In 2009, James Hamilton, VP and Distinguished Engineer at Amazon, stated, “Water is tomorrow’s big problem. The water consumption (in data centers) is super embarrassing. It just doesn’t feel responsible. We need designs that stop using water.”

Not only does James have the best hair in data center engineering, he was spot on six years ago.  And the only caveat to the quote is that tomorrow may be today.

Do you know what all of those apocalypse movies have in common (beyond bad acting)? The good guy always wins. 

Engineers are the good guy, and we have to find ways to continue to support the information age without draining the global bathtub. Just as it was unimaginable to have a compressorless data center 10 years ago, it may seem like a waterless data center is a daft dream today. But it really is a realistic goal … and not just in some odd one-off experiment.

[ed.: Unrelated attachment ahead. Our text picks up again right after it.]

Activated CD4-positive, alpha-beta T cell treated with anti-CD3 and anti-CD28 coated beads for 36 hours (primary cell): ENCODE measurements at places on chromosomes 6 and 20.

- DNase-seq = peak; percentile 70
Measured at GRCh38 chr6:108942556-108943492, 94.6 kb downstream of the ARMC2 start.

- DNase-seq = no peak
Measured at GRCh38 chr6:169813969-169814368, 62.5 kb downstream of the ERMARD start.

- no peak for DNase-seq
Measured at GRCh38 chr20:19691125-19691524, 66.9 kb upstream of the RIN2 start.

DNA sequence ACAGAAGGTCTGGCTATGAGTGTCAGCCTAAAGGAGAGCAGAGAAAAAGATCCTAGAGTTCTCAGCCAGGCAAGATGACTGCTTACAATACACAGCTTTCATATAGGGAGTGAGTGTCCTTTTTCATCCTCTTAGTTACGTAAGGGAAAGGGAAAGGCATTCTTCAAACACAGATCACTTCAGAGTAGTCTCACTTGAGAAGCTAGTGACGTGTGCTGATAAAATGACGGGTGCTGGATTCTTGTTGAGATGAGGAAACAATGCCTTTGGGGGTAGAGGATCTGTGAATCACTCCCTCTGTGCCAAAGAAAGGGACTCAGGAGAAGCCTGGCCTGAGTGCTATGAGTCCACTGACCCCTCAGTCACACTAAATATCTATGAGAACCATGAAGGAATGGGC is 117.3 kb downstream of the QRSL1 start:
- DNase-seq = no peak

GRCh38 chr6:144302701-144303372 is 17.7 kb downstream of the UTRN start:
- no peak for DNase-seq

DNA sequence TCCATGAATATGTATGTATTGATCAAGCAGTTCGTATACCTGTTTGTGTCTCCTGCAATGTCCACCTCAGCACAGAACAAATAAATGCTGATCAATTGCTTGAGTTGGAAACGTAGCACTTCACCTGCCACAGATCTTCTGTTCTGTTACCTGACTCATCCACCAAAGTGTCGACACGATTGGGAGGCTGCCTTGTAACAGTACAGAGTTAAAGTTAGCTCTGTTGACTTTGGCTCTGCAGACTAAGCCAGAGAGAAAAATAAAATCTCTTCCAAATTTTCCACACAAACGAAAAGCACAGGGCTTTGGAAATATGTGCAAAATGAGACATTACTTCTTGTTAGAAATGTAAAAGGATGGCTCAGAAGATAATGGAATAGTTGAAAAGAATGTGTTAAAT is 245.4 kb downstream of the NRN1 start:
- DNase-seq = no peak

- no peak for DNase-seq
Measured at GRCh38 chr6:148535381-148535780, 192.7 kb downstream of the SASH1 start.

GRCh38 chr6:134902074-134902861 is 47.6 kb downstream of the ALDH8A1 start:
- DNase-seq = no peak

I’m pretty sure we can do this. ES


Dickens is a Design Principal for Jacobs Global Buildings, focused on the Mission Critical and Government Sectors.  He can be reached at



a.  Modenesim, Sidney. 2015. “Running on Empty in Brazil.” Datacenter Dynamics, 04 (02):  16-17.

b.  Carlisle, N. (2014, November 19). Shutting off NSA’s water gains support in Utah Legislature. The Salt Lake Tribune.

c.  The Green Grid.  2011. “White Paper #35.  Water Usage Effectiveness (WUE™):  A Green Grid Data Center Sustainability Metric.”

d.  Consumptive Water Use for U.S. Power Production, P. Torcellini, N. Long, and R. Judkoff, 2003, NREL/TP-550- 33905,

e.  Beaty, Donald.  2015.  “Are Data Centers Drying Up?”  ASHRAE Journal, 57 (03):  72-77